Cinephile wizard Quentin Tarantino has said time and time again that he plans to retire after making his 10th film, and after watching his newest, Once Upon a Time…in Hollywood, I sincerely hope he’s joking. I could write an essay about the genius behind Tarantino’s wit and bloody satiric charm—while smoking cigars and sipping overpriced scotch on a cold summer’s day with a group of like-minded cinema geeks—but I’m not going to. Instead, I’ll tell you why parts of his latest film are some of my favourite moments of his work. So buckle up.
Simply, Once Upon A Time plays with your perceptions as a viewer—no matter how well versed you are in film and the cultural nostalgia of late 1960s Hollywood. This is no standard revenge-plot Tarantino flick like its predecessors The Hateful Eight and Django Unchained, Inglourious Basterds, and the Kill Bills.
The plot follows Rick Dalton (Leonardo DiCaprio), a self-loathing, aging, alcoholic actor who has a habit of being cast as the “heavy”—Hollywood lingo for the bad guy—and his chiseled, no nonsense stunt double/friend Cliff Booth (Brad Pitt) as they gallivant through Hollywood pictures, hippies, and star studded hedonism. Booth also has an amazing pooch named Brandi, who exists for comedic effect and cute moments.
Next door to Dalton is director Roman Polanski (played by a very convincing Rafal Zawierucha) and his pin-up wife Sharon Tate (Margot Robbie)—who honestly doesn’t get enough real screen time, but more on that later.
Anyone who knows the name Sharon Tate knows how she ended up and, yes, the maniac Manson (Damon Herriman) does make an appearance in his iconic leather jacket and Christ hair. Now I don’t know about you, but I had somewhat of an obsession with the Manson family in my late junior high years and I have watched close to four documentaries about “Helter Skelter” and all that carnage, so right when I saw him on screen I thought I knew where the film was going. Was this just going to be Tarantino’s take on Manson and Joan Didion’s epic The White Album? (If you haven’t read that book, please do.) Luckily, I was wrong.
Nothing in the film feels done before and there isn’t one part that is monotonous and boring to watch, whether it be Dalton’s interchangeable reality/Western TV acting, Booth’s day-to-day sprawls or scenes with Randy (Kurt Russell) and Marvin Schwarz (Al Pacino).
Without giving too much away, the story is actually three (Dalton’s, Booth’s and Tate’s), each somewhat intertwined with the rest, somewhat like Pulp Fiction. The film also loves to switch up genre like it’s going out of style in terms of cinematography, dialogue, and neon cultural nostalgia. There are times of subtle and loud hilarity, times of comedic pain, times of beautifully shot violence—all you really want out of a Tarantino film.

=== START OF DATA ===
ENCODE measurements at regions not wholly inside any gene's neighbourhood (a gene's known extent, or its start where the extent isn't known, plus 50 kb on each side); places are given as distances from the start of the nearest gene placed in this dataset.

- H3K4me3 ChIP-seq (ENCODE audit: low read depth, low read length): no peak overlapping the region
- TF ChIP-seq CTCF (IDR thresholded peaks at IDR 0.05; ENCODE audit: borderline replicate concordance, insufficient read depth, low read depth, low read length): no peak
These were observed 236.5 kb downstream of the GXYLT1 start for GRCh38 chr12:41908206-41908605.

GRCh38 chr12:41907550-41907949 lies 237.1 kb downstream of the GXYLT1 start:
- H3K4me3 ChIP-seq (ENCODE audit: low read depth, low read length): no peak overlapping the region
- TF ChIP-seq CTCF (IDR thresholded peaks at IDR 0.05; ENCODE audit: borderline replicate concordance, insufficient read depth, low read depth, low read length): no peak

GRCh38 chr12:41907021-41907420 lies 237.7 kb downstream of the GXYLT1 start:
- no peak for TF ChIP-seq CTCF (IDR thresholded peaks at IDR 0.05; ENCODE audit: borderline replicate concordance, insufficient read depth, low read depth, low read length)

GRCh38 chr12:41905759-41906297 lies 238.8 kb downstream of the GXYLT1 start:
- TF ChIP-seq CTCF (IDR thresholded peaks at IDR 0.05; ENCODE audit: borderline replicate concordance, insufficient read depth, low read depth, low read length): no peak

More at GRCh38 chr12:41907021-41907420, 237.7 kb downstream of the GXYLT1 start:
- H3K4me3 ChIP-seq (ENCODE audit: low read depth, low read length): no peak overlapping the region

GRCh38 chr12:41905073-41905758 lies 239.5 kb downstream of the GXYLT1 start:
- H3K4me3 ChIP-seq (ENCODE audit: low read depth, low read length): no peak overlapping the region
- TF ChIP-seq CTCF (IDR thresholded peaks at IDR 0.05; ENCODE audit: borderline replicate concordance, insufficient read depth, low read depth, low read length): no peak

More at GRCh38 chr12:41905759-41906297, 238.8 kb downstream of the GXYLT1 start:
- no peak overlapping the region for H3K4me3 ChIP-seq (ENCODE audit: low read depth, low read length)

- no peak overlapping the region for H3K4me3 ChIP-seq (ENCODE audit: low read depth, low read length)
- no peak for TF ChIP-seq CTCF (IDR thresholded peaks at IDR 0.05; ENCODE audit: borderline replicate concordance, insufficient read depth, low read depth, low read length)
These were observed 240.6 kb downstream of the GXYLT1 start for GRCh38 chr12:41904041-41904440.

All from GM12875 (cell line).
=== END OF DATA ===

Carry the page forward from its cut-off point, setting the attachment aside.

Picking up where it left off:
In his career as a director Tarantino has left his mark on the genres he adores, but in moments of this film it watches like he’s attempting to parody not only Hollywood, but himself. For example, It was both perplexing and visually stimulating to see a faux Inglourious Basterds scene as well as countless Spaghetti Western spoofs.
Scenes at the Spahn Ranch—the Manson Family commune, which used to be an old movie set for Westerns like Bonanza—were very unsettling, almost giving a Devils Rejects horror sort of vibe. This could be because every cultist’s name and slight detail of the film’s ranch was derived from fact, but also the camera being slightly slanted amplified the eerie atmosphere. Dakota Fanning’s part as the Manson family’s “Squeaky” was also beautifully acted, and aptly disturbing.
Tarantino clearly knew what and who he was paying homage to in close to every scene of this movie and made sure his character’s motivations were crystal clear. This is true for nearly everyone except Sharon Tate. Robbie probably only has five actual lines (though we do see her plenty) and essentially becomes an afterthought for the actual plot of the film. I don’t know if this was deliberate, but if you market a film to have Margot Robbie be the sole person on your poster maybe use more of her talents than just her looks.
Most of the actual story bits also focus wholly on the men, but all of the female actors give dynamite performances in their minor roles. Stand outs include the 10-year-old Julia Butters who plays a ridiculously smart child actor and Maya Hawke (Robin from Stranger Things 3) who is only credited as Flower Child, but probably a stand in for Linda Kasabian—the person who spilled the beans on the real Tate murders and had Manson arrested.
There is a crucial reason Robbie’s Tate isn’t the focus and that’s due to the films ending. The last 20 minutes of Once Upon a Time relies heavily on the viewers’ knowledge of what actually went down on Cielo Drive on Aug. 9, 1969—down to the actual timer on the screen—and then in the last 10 minutes, a gory, acid-dipped curveball is thrown that is sadistically entertaining to watch.
For me, Once Upon a Time begs for another watch and I didn’t really get that feeling from The Hateful Eight or Django Unchained. While both are enjoyable films, Once Upon a Time is special and maybe that’s due to the fact that it feels like Tarantino at his most personable. It’s a critique on Hollywood, himself, and his success and it’s a hell of a way to spend two hours and 40 minutes.
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